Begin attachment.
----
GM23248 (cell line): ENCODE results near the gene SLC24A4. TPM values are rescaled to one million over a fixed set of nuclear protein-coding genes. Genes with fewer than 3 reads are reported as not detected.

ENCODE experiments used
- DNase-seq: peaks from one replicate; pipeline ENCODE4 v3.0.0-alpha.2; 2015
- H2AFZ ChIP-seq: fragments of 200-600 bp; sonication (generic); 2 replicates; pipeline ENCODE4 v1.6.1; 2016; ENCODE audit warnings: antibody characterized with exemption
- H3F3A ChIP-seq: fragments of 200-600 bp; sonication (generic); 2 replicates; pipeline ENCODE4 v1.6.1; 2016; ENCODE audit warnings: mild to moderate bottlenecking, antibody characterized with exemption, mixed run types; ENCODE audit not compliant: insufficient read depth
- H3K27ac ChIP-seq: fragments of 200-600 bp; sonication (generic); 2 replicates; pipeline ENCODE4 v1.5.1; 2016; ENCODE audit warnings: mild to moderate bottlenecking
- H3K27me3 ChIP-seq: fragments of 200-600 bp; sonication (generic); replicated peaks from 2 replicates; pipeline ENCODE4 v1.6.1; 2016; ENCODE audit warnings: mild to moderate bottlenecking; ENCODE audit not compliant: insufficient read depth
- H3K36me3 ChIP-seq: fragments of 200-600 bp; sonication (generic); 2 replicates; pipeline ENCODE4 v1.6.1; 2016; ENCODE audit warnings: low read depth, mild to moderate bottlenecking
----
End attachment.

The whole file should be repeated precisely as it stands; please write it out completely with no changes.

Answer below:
GM23248 (cell line): ENCODE results near the gene SLC24A4. TPM values are rescaled to one million over a fixed set of nuclear protein-coding genes. Genes with fewer than 3 reads are reported as not detected.

ENCODE experiments used
- DNase-seq: peaks from one replicate; pipeline ENCODE4 v3.0.0-alpha.2; 2015
- H2AFZ ChIP-seq: fragments of 200-600 bp; sonication (generic); 2 replicates; pipeline ENCODE4 v1.6.1; 2016; ENCODE audit warnings: antibody characterized with exemption
- H3F3A ChIP-seq: fragments of 200-600 bp; sonication (generic); 2 replicates; pipeline ENCODE4 v1.6.1; 2016; ENCODE audit warnings: mild to moderate bottlenecking, antibody characterized with exemption, mixed run types; ENCODE audit not compliant: insufficient read depth
- H3K27ac ChIP-seq: fragments of 200-600 bp; sonication (generic); 2 replicates; pipeline ENCODE4 v1.5.1; 2016; ENCODE audit warnings: mild to moderate bottlenecking
- H3K27me3 ChIP-seq: fragments of 200-600 bp; sonication (generic); replicated peaks from 2 replicates; pipeline ENCODE4 v1.6.1; 2016; ENCODE audit warnings: mild to moderate bottlenecking; ENCODE audit not compliant: insufficient read depth
- H3K36me3 ChIP-seq: fragments of 200-600 bp; sonication (generic); 2 replicates; pipeline ENCODE4 v1.6.1; 2016; ENCODE audit warnings: low read depth, mild to moderate bottlenecking